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The Singapore LGBT encyclopaedia Wiki

Francis Hogan (born 1936) is a Eurasian and well-known female impersonator in Wayang Peranakan (Peranakan theatre) which experienced a revival in the 1950s. He is still actively performing today, thereby earning him the distinction of having an acting career which spans almost 70 years.

Hogan has compiled an album containing photographs which document the important people and acting moments in his life. The latter include his performances in some landmark plays, such as Janda Kaya (The Wealthy Widow), alongside other well-known actors such as William Tan and Ong Chwee Kim.

Wayang Peranakan is an example of the hybrid nature of Peranakan culture as it derives from an eclectic blend of Chinese Wayang and Malaya Bangsawan. It is commonly staged in the Baba patois and its origins can be traced to the early 20th century.

On 20 March 2019, Hogan, then 83, delivered a talk at the Peranakan Museum with artist Sherman Ong. It was entitled, Si Pungguk Rindukan Bulan (The Owl Pines for the Moon) and reflected on their recent photo project of the same name. Ong captured Hogan making up, dressing in a traditional Nyonya camisole and kemban, playing the dually gendered roles of patriarch and patriarch amidst vintage furniture, and then undressing - evoking the longing that matriarchs had for their husbands who had gone off with their minor wives and mistresses: the pining of a tiny owl for the moon.


Francis Hogan - iconic Peranakan female impersonator

Video by Ng Yi-Sheng

Hogan explained that he had begun the practice in the 1950s, when tragedies were common, and had scripted dramas about abused stepdaughters, turning on and off his tears like a tap. In the 2010s, as comedy was more popular, he was brought back into the scene in 2002 with Bibiks Behind Bars, about elderly gambling addicts. People had called him Bibik Tok Yu (Bibik Soya Sauce) back then, but he did not like that; he preferred the nickname Bibik Dondang Sayang, because of the pantun he loved to sing.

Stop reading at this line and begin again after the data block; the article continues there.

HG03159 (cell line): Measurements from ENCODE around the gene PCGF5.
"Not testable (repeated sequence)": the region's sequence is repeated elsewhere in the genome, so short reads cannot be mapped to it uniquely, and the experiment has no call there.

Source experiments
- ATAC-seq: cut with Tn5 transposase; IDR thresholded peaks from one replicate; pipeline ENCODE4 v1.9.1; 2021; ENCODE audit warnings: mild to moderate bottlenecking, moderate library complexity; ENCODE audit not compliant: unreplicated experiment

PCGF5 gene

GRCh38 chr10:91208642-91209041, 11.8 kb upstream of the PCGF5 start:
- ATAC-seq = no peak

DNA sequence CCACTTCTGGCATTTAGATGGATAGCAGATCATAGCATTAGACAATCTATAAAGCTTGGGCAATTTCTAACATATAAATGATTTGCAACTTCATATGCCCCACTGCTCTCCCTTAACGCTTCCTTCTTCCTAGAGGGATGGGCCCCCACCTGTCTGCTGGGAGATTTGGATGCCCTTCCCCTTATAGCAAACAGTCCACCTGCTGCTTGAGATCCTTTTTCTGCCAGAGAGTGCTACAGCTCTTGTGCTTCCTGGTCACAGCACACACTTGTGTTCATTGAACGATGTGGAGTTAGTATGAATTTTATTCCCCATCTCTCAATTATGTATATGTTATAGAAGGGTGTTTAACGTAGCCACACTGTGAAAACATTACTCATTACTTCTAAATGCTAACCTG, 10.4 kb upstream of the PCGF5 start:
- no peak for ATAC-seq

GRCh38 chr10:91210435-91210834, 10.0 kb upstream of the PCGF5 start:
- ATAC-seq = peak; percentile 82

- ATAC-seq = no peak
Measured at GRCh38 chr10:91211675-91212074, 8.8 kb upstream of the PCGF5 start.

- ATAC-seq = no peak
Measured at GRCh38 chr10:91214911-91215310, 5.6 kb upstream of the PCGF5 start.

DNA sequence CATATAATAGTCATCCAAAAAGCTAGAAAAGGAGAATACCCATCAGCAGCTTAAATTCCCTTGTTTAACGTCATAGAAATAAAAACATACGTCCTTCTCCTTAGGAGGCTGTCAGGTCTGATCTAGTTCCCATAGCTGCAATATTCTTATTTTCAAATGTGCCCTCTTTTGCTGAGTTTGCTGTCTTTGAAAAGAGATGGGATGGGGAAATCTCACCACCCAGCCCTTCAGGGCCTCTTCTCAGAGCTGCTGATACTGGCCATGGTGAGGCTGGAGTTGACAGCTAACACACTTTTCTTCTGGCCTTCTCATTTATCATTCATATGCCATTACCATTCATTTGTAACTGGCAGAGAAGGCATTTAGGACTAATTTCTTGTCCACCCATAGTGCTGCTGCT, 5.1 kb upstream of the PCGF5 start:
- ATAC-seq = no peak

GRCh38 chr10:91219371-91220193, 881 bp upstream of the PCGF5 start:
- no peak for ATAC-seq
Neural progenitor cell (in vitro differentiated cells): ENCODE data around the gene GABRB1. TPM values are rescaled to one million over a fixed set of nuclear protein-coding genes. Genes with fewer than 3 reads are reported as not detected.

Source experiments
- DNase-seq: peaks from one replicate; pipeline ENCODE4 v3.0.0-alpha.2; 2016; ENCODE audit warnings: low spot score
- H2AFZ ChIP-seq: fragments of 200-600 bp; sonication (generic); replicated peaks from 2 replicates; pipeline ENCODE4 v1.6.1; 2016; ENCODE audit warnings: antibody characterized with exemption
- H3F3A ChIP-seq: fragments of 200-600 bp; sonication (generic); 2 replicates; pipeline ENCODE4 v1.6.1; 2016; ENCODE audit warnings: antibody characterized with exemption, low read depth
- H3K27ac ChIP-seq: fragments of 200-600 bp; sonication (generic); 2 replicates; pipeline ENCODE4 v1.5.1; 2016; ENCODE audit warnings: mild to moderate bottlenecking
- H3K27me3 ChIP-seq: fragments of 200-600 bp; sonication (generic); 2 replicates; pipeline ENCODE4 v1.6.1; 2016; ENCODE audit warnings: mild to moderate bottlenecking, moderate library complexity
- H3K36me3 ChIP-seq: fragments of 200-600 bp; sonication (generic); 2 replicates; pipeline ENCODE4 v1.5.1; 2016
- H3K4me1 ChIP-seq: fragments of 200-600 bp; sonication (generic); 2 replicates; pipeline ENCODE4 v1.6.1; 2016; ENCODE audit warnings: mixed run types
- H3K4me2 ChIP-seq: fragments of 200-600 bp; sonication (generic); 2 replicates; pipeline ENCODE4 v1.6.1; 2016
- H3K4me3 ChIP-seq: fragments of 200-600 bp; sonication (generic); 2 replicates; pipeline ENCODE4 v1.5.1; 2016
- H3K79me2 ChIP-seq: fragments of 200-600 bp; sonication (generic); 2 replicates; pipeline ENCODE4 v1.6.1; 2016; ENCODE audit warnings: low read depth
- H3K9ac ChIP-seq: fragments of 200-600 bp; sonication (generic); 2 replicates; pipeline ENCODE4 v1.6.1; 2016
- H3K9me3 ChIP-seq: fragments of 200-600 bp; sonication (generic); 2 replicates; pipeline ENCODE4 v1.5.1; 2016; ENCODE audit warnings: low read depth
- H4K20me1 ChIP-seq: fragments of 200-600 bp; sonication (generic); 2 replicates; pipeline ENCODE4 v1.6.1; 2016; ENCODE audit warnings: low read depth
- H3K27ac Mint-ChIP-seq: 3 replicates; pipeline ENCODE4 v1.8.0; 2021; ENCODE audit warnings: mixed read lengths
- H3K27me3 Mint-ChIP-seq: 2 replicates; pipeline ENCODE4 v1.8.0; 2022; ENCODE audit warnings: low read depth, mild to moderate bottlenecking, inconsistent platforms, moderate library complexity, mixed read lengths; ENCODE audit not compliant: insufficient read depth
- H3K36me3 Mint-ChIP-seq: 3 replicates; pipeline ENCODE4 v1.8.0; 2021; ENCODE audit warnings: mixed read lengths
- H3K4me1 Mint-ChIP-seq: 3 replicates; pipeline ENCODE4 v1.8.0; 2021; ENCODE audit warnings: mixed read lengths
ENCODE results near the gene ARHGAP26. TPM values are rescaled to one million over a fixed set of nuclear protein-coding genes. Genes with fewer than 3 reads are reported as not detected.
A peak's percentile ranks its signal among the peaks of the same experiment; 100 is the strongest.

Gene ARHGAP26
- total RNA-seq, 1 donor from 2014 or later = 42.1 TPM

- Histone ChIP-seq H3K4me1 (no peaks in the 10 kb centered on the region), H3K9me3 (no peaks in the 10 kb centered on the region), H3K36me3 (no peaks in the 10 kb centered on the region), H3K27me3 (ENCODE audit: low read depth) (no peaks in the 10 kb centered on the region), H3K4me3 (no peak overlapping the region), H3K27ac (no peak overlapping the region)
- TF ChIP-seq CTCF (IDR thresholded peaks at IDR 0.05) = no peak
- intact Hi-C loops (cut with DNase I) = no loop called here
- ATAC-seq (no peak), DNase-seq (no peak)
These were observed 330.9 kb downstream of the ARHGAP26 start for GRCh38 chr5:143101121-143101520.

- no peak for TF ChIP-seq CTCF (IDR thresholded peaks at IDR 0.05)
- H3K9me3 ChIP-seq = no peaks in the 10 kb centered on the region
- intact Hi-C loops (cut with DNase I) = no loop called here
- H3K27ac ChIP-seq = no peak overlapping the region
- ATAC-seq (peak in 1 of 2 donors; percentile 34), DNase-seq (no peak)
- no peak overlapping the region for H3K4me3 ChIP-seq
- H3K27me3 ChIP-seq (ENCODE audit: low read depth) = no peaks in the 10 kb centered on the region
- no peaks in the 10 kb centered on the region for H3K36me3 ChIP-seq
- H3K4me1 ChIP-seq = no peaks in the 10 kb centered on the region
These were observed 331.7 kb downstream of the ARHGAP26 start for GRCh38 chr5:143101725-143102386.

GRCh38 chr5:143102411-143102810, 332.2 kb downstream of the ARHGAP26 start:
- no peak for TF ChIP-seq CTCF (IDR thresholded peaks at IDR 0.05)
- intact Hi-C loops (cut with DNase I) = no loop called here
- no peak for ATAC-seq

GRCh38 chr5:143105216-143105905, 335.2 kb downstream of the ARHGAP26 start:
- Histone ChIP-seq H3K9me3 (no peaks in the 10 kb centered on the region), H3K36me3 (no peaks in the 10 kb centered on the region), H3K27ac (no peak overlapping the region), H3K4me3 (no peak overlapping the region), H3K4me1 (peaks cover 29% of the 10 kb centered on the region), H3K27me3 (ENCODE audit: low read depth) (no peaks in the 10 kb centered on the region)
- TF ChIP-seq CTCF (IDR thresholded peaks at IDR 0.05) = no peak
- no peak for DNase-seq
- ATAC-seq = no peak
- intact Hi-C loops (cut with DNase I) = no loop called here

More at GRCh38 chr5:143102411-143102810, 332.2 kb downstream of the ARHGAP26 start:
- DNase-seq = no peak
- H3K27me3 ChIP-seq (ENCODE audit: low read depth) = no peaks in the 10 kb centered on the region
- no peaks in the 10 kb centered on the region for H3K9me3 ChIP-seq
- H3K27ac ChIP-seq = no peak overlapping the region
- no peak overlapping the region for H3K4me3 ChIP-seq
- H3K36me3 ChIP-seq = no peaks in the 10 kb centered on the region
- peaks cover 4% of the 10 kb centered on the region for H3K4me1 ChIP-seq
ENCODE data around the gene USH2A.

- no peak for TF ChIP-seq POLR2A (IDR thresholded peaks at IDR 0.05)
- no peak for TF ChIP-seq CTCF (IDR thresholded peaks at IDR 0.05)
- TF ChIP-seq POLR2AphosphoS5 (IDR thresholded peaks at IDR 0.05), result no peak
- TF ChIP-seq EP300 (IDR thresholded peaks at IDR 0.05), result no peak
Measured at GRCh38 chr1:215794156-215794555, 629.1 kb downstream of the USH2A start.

After the talk, Hogan was asked by writer Ng Yi-Sheng if there was a gay community in 1950s Peranakan theatre. Yes, he said, but they did not talk about it. Regarding gender, what pronouns did he prefer? Anything, he said. Neighbours in the void deck called him auntie; his friends think of him as male. He had been genderfluid before the term came into general use.

On 17 December 2019, Hogan was interviewed by Ivan Tan at the Baba House along Neil Road[1]:


Francis Hogan interviewed by Ivan Tan, 17 December 2019

See also[]


  • "Album of Francis Hogan – Francis Hogan in sarong kebaya", Roots[2].
  • Daphne Ong, "Peranakan pleasures", Singapore's essential arts & culture guide, 27 October 2015[3].


This article was written by Roy Tan.